By SDCN Editor
San Diego, CA–San Diego Association of Governments (SANDAG), the San Diego Metropolitan Transit System (MTS), and the California Department of Transportation (Caltrans) have extended the part-time Transit-Only Lane Demonstration Project along I-805 and SR 94 between National City and downtown San Diego.
Starting November 14, South Bay Rapid 225 will begin using the dedicated part-time Transit Only Lane near the center median on westbound State Route 94, from 30th street to downtown San Diego. Motorists may also notice South Bay Rapid 225 buses entering the part-time Transit Only Lanes or shoulders along the northbound I-805, from E Plaza Blvd to Imperial Ave.
The part-time Transit-Only Lane Demonstration Project, also known as Bus on Shoulder, allows South Bay Rapid 225 buses to run on select freeway shoulders during peak travel times, helping bus drivers to bypass congestion. Route Rapid 225 buses are operated by specially trained drivers and equipped with driver assistance technology, including sensors, that monitor the lanes and provide audio and visual alerts to help operators avoid potential conflicts.
With safety as a top priority, buses will only enter the part-time Transit-Only Lanes when the freeway is operating under 35 miles per hour and will travel at a maximum speed of 35 miles per hour on the shoulders. “Bus Merging” dynamic signs are placed at the ramp stop lights to inform drivers of any additional delay needed for the bus to pass safely. Part-time Transit-Only Lane informational signage will be uncovered along the additional six miles being added to this corridor this week. The informational highway signage will remain throughout the pilot.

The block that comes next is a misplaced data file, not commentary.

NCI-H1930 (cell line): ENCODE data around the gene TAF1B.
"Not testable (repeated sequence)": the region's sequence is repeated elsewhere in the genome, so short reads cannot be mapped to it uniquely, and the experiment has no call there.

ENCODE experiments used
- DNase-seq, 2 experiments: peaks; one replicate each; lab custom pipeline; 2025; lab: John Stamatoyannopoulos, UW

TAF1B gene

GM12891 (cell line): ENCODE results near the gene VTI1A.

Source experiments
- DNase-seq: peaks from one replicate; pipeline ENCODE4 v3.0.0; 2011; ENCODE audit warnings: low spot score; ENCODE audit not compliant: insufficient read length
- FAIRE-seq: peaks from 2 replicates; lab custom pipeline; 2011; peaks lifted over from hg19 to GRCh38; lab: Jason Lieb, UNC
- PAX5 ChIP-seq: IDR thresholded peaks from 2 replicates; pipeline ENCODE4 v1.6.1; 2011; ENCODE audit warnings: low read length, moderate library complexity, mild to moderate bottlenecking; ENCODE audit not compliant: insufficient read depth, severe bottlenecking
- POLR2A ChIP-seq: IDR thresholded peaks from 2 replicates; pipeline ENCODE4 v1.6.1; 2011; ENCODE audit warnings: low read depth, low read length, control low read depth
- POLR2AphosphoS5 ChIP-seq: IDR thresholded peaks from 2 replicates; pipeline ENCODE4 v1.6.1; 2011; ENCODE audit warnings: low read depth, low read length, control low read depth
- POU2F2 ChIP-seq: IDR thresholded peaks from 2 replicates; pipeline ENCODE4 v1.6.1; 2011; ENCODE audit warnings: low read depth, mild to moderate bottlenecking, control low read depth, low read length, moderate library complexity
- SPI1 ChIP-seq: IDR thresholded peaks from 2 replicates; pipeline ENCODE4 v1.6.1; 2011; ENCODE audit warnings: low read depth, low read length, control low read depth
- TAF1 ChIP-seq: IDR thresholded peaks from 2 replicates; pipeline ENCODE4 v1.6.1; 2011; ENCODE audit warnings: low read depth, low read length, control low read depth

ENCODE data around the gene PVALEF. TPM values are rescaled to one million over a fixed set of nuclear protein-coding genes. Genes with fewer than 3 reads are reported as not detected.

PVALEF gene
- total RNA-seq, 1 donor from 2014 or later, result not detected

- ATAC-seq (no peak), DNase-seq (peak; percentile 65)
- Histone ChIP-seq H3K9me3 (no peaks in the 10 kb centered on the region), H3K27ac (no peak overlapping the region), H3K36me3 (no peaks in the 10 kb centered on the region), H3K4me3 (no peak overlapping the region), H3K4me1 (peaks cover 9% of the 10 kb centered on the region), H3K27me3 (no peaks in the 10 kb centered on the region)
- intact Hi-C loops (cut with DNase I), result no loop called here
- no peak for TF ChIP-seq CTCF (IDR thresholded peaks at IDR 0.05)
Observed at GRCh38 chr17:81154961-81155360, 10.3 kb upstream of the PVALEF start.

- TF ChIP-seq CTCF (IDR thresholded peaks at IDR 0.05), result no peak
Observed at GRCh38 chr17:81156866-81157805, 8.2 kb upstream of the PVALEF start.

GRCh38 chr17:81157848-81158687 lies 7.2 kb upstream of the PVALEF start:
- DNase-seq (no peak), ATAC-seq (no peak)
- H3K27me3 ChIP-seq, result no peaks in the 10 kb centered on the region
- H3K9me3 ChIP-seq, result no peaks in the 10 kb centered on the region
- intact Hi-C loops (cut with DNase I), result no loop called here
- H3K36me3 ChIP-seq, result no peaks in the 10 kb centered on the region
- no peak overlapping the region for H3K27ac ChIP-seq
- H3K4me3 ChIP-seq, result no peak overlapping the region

Motorists are advised to stay alert, never follow buses into the shoulder, and observe highway signage. The shoulders will always be accessible to law enforcement, emergency response, and incident management vehicles. Motorists who drive on shoulders will be subject to violation fees at a minimum of $401.
While the concept of a transit bus traveling on a highway shoulder has been implemented in 10 states nationwide, San Diego is the first in the nation to use transit vehicle-to-infrastructure technology that allows buses to communicate with freeway ramp meters to provide a priority service. The technology will also collect data to analyze the effectiveness and safety of prioritizing existing shoulder infrastructure to make transit more reliable.
Once the pilot is completed, the project team will assess and review on-time performance data, travel speeds, technology use, enforcement issues, and rider/driver feedback. Participating project agencies will use this data when planning future projects that include vehicle-to-infrastructure technology.